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Week in review


TD Ameritrade Supports Primary Fund With $50M

TD Ameritrade announced Wednesday that it will kick in an additional $50 million to support investors in Reserve Funds' Primary Fund, whose net asset value fell to 97 cents.

TD Ameritrade said it initiated a redemption request from Primary on behalf of its investors, but that the Securities and Exchange Commission has granted Reserve's request to suspend redemptions.

Since the U.S. Treasury Department's $50 billion guaranty program only applies to assets held as of Sept. 19, TD Ameritrade said it decided to intervene on behalf of its clients and that it was able to do so because of its current "strong financial position."

"While these are unprecedented times for the nation's financial markets, we believe that TD Ameritrade clients can have confidence in the fact that their investment firm has their best interests at heart," said Fred Tomczyk, president of chief executive officer of the firm. "In the absence of action by the Federal Reserve and the Treasury Department, we are stepping in to help our clients because it's the right thing to do."

TD Ameritrade said that the financial support will result in a $50 million write-down, or 5 cents per diluted share, in the fourth quarter.

AmSouth to Pay $11M for Improper Mutual Fund Use

The Securities and Exchange Commission issued an enforcement action Tuesday against AmSouth Bank and AmSouth Asset Managment for defrauding the AmSouth mutual funds by using a portion of administrative fees that shareholders paid for marketing and other unrelated expenses that should have been paid out of the investment advisor's coffers. Those expenses included the salary, bonus, benefits and country club membership of the president of the AmSouth Funds.

The SEC said that AmSouth entered into improper side agreements with the funds' administrator, BISYS Fund Services, for BISYS to rebate $16 million of the $49 million administration fee that the AmSouth funds paid in exchange for the funds to recommend BISYS as the administrator to the board of trustees.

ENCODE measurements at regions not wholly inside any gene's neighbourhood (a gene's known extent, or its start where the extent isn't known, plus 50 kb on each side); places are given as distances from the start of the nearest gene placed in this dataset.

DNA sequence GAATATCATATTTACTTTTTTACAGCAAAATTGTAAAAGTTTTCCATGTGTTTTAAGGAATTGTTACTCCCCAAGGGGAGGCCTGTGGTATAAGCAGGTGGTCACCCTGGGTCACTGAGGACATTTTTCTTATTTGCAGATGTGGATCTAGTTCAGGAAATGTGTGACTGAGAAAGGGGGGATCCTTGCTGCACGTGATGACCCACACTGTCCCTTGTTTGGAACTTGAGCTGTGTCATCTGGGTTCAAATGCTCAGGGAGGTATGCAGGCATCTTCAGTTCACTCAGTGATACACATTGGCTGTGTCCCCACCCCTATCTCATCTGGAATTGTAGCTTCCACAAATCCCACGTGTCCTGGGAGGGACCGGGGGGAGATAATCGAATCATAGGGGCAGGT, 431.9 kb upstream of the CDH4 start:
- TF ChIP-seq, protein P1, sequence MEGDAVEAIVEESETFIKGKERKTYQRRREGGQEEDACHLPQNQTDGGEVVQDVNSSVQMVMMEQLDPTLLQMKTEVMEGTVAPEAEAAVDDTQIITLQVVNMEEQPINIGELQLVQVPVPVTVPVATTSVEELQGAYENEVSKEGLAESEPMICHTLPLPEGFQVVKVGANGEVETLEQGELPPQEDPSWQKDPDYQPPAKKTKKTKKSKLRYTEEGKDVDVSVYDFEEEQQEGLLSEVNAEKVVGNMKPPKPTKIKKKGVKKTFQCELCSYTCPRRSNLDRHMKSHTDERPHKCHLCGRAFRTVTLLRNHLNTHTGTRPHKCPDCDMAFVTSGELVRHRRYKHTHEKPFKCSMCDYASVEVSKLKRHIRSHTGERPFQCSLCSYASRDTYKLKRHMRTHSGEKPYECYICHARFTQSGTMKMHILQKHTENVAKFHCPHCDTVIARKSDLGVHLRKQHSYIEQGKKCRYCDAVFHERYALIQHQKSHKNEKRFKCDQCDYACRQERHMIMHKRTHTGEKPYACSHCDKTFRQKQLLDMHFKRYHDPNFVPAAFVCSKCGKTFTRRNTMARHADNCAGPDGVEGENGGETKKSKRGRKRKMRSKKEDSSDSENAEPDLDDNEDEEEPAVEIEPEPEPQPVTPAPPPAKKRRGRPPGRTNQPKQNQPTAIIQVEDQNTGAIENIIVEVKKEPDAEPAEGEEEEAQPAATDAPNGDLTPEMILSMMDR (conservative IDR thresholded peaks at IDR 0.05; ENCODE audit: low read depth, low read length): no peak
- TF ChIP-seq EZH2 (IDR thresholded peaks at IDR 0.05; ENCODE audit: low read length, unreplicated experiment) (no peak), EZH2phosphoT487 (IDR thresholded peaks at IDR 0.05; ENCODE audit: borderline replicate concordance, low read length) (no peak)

In addition, the SEC found that BISYS paid AmSouth $1.161 million as a consulting fee for its advice on how to market its own funds, without disclosing either of these agreements to the funds' independent trustees or shareholders.

AmSouth is now part of Regions Bank, and BISYS' investment services division was acquired by Citigroup Fund Services in August of last year.

"This is the Commission's first case against a mutual fund advisor that secretly used a portion of the administrative fees paid by the fund's shareholders to pay for marketing expenses that should have been paid out of the advisor's own pocket," said Linda Chatman Thomsen, director of the SEC's division of enforcement. "The Commission demands transparency in mutual fund disclosures and will not tolerate advisors that seek to hide their own marketing expenses in other types of fees charged to fund shareholders."

Without admitting or denying the charges, AmSouth Asset agreed to pay $11.4 million, consisting of $7.7 million in disgorgement, prejudgment interest of $2.2 million and a $1.5 million penalty.

Judge Expedites Ameriprise Lawsuit Against Primary

Minnesota U.S. District Court Judge Paul Magnuson has decided to expedite Ameriprise Financial's lawsuit against Reserve Funds' Primary Fund. The court will fast-track the discovery of documents and other supporting information.

Ameriprise filed its complaint against the fund on Sept. 19, three days after the money market mutual fund broke the buck. The suit, the third to date to be filed against the Primary Fund, accuses the investment advisor of tipping off certain investors to the problem before publicly announcing it.

Ameriprise attorney Robert Skinner told Reuters that the brokerage firm "is anxious for the opportunity to shed some light on the illegal tipping that we believe occurred, to ensure that the small shareholders and the large institutional shareholders get equal treatment when the fund is distributed."

But some legal experts say that because money market mutual funds do not guarantee that their net asset value will remain at $1 per share, investors may have a hard time making a legal case.

TCW CIO Warns Crisis Could Continue for Years

Jeffrey Gundlach, chief investment officer of TCW Group, ticked off a host of cataclysmic forecasts for the financial services industry in a recent client conference call that he titled "No Market for Old Men."

The market, credit and housing crises could continue for years, and the Standard & Poor's 500 Index could decline another 30%, he warned. Defaults on prime mortgage loans could soar from 2% to as high as 10%, he said, calling the fallout sheer "carnage."

Citigroup could be headed for trouble, Morgan Stanley and Wachovia are likely to be the next two takeover targets, and the total write-offs among financial services firms could top $1 trillion, he said.